Posted on: 26 July 2016
A pair of badminton rackets, some birdies and a net can have give you and a friend hours of enjoyment during the summer, but you don't necessarily settle for another type of activity if you don't have a net. Even without a net, you and your playing partner can hit the birdie back and forth and count the number of times you can rally before the birdie lands on the ground. When you're ready to switch up your game, consider setting up a game of badminton golf. This simple activity uses minimal equipment and can provide a significant amount of fun. Here's how to proceed.
What You'll Need
In addition to your badminton rackets, you'll also need a birdie for each person who is playing. The other key thing you'll need is a five-gallon pail, although a receptacle of a similar size can also be suitable. Finally, you'll need a large area of space in which to play. The average backyard won't be big enough, so think about visiting a local park, the yard behind a school (when school isn't on) or another area of a similar size.
Setting Up The Game
Badminton golf uses a similar premise to real golf in that you begin in a designated area and move toward the "hole." In this case, however, the pail serves as the hole. Place the pail in a specific area in the park or other open space and then choose a designated start area a considerable distance away — for example 50 yards, although you're certainly free to move even farther away or begin closer to the pail.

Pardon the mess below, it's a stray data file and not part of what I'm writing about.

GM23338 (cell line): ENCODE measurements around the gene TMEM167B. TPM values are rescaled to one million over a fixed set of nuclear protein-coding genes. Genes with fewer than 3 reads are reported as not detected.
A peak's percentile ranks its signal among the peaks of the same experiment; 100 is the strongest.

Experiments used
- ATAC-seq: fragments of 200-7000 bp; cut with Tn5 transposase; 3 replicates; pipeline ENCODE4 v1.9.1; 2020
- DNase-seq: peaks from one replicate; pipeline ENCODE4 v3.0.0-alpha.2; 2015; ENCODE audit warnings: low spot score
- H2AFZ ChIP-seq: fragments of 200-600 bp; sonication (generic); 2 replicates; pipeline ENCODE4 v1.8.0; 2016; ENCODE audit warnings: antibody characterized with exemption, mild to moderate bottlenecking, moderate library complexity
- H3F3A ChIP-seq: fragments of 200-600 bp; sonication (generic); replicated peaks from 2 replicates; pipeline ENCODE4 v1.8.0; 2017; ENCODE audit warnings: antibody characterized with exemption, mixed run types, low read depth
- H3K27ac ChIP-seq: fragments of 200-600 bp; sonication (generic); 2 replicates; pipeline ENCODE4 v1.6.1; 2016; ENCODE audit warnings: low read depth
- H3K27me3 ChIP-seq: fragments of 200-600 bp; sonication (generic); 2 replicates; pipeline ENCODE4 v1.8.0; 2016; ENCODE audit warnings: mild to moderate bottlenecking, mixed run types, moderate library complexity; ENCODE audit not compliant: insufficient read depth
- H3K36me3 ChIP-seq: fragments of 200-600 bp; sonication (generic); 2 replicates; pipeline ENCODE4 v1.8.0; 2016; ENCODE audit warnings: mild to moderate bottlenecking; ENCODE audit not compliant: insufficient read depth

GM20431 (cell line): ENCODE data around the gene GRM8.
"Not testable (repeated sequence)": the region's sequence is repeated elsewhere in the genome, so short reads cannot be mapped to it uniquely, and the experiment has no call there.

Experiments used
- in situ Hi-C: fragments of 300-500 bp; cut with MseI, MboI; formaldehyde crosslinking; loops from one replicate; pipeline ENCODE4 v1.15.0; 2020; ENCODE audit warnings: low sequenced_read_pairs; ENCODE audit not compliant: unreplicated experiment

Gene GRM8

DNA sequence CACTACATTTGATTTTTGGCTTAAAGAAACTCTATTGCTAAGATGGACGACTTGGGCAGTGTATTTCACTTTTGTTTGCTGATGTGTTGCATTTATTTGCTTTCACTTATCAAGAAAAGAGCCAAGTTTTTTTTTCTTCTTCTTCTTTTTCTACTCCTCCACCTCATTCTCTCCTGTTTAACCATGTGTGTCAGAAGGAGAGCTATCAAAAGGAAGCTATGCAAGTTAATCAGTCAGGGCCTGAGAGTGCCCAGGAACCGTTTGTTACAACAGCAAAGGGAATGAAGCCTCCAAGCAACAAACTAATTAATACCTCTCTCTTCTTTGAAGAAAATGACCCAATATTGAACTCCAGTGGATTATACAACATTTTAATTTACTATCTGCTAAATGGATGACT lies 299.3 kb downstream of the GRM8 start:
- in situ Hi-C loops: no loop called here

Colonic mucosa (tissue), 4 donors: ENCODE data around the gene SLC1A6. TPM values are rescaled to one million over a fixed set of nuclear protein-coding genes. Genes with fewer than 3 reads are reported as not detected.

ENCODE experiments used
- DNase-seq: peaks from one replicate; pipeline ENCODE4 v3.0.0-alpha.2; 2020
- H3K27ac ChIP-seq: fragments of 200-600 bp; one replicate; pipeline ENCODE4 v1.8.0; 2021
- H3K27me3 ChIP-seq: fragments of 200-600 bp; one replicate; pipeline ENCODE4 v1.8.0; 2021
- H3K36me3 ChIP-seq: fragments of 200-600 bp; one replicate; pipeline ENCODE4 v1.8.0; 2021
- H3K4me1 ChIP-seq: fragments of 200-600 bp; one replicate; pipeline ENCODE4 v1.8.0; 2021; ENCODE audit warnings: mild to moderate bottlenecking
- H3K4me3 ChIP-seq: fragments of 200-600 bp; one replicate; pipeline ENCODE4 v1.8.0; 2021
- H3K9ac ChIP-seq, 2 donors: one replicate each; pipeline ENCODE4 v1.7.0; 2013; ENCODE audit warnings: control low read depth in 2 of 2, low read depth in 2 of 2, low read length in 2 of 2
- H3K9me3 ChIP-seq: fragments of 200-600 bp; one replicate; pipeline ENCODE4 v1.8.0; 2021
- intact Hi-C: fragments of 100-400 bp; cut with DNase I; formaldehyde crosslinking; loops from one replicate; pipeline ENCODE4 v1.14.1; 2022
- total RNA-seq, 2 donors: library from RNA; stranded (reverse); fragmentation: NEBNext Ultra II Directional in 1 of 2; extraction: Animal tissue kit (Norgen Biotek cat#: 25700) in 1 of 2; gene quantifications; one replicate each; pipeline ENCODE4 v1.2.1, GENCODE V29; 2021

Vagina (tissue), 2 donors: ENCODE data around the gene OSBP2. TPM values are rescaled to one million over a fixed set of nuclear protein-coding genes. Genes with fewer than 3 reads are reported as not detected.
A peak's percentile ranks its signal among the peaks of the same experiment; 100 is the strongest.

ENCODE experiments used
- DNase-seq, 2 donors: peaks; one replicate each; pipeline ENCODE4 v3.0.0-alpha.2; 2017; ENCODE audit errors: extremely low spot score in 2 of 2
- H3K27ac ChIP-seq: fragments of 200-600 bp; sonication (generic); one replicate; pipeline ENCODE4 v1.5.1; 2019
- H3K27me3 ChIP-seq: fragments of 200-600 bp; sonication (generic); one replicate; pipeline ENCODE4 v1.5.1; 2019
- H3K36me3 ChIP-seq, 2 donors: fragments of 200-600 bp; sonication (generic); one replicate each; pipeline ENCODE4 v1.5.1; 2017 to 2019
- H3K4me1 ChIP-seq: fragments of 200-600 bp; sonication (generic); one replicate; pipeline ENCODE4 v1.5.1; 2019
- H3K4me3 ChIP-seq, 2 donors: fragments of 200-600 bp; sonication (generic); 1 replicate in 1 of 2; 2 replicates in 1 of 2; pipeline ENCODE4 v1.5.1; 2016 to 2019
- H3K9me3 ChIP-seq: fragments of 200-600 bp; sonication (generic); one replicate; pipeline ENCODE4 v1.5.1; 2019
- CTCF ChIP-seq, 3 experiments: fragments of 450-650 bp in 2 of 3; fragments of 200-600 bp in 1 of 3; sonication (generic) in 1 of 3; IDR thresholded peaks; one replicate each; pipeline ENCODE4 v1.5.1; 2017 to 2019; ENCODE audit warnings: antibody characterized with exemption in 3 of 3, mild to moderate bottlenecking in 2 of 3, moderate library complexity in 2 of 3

Playing The Game
Have each player stand in the designated area and hit his or her birdie as far as possible toward the pail. Once each player has played, everyone should move toward his birdie and take turns hitting. The goal is for each player to hit his or her birdie into the pail to complete the hole. The person who uses the fewest number of hits wins the hole. You can then set the pail up in a different area to play again, or "tee off" from a new starting point.
Increasing The Challenge
If you want to make any given hole more challenging, there are numerous ways to accomplish this goal. One is to set the hole where you can't see it from the starting point, such as on the other side of a building or behind some trees. Another is to put the pail atop a hill; this will make reaching it more challenging. Just like real golf, various obstacles of this nature can add challenge and intrigue to the hole.Share